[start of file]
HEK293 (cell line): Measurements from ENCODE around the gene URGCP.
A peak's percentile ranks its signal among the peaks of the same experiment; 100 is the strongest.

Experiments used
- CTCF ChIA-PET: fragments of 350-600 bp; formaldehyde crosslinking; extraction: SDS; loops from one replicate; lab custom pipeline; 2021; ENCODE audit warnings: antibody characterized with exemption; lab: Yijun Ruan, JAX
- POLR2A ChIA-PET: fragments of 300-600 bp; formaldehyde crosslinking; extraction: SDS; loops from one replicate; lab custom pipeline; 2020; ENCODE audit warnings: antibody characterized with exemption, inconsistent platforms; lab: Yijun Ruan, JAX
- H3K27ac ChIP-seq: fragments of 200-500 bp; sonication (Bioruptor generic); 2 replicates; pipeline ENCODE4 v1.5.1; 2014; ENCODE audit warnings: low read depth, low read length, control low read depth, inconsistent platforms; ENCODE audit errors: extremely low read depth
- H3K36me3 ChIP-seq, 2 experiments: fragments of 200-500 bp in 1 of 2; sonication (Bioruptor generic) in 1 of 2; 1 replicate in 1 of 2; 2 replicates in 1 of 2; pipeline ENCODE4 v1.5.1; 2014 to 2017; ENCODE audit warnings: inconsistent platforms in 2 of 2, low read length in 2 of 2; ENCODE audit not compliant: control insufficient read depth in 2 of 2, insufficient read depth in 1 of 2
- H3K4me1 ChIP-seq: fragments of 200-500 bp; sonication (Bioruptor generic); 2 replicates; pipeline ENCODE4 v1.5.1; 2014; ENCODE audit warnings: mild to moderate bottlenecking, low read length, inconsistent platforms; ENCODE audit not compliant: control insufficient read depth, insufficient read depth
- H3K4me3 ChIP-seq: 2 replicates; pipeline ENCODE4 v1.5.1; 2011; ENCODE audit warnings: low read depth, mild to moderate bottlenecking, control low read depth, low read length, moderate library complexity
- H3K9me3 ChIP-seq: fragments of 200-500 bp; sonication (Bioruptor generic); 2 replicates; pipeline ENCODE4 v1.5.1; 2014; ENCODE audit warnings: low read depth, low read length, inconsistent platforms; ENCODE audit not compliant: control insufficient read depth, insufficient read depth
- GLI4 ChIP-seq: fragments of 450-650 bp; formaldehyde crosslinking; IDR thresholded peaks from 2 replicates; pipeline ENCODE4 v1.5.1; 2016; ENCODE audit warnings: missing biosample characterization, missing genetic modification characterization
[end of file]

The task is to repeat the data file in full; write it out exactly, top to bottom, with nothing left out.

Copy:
HEK293 (cell line): Measurements from ENCODE around the gene URGCP.
A peak's percentile ranks its signal among the peaks of the same experiment; 100 is the strongest.

Experiments used
- CTCF ChIA-PET: fragments of 350-600 bp; formaldehyde crosslinking; extraction: SDS; loops from one replicate; lab custom pipeline; 2021; ENCODE audit warnings: antibody characterized with exemption; lab: Yijun Ruan, JAX
- POLR2A ChIA-PET: fragments of 300-600 bp; formaldehyde crosslinking; extraction: SDS; loops from one replicate; lab custom pipeline; 2020; ENCODE audit warnings: antibody characterized with exemption, inconsistent platforms; lab: Yijun Ruan, JAX
- H3K27ac ChIP-seq: fragments of 200-500 bp; sonication (Bioruptor generic); 2 replicates; pipeline ENCODE4 v1.5.1; 2014; ENCODE audit warnings: low read depth, low read length, control low read depth, inconsistent platforms; ENCODE audit errors: extremely low read depth
- H3K36me3 ChIP-seq, 2 experiments: fragments of 200-500 bp in 1 of 2; sonication (Bioruptor generic) in 1 of 2; 1 replicate in 1 of 2; 2 replicates in 1 of 2; pipeline ENCODE4 v1.5.1; 2014 to 2017; ENCODE audit warnings: inconsistent platforms in 2 of 2, low read length in 2 of 2; ENCODE audit not compliant: control insufficient read depth in 2 of 2, insufficient read depth in 1 of 2
- H3K4me1 ChIP-seq: fragments of 200-500 bp; sonication (Bioruptor generic); 2 replicates; pipeline ENCODE4 v1.5.1; 2014; ENCODE audit warnings: mild to moderate bottlenecking, low read length, inconsistent platforms; ENCODE audit not compliant: control insufficient read depth, insufficient read depth
- H3K4me3 ChIP-seq: 2 replicates; pipeline ENCODE4 v1.5.1; 2011; ENCODE audit warnings: low read depth, mild to moderate bottlenecking, control low read depth, low read length, moderate library complexity
- H3K9me3 ChIP-seq: fragments of 200-500 bp; sonication (Bioruptor generic); 2 replicates; pipeline ENCODE4 v1.5.1; 2014; ENCODE audit warnings: low read depth, low read length, inconsistent platforms; ENCODE audit not compliant: control insufficient read depth, insufficient read depth
- GLI4 ChIP-seq: fragments of 450-650 bp; formaldehyde crosslinking; IDR thresholded peaks from 2 replicates; pipeline ENCODE4 v1.5.1; 2016; ENCODE audit warnings: missing biosample characterization, missing genetic modification characterization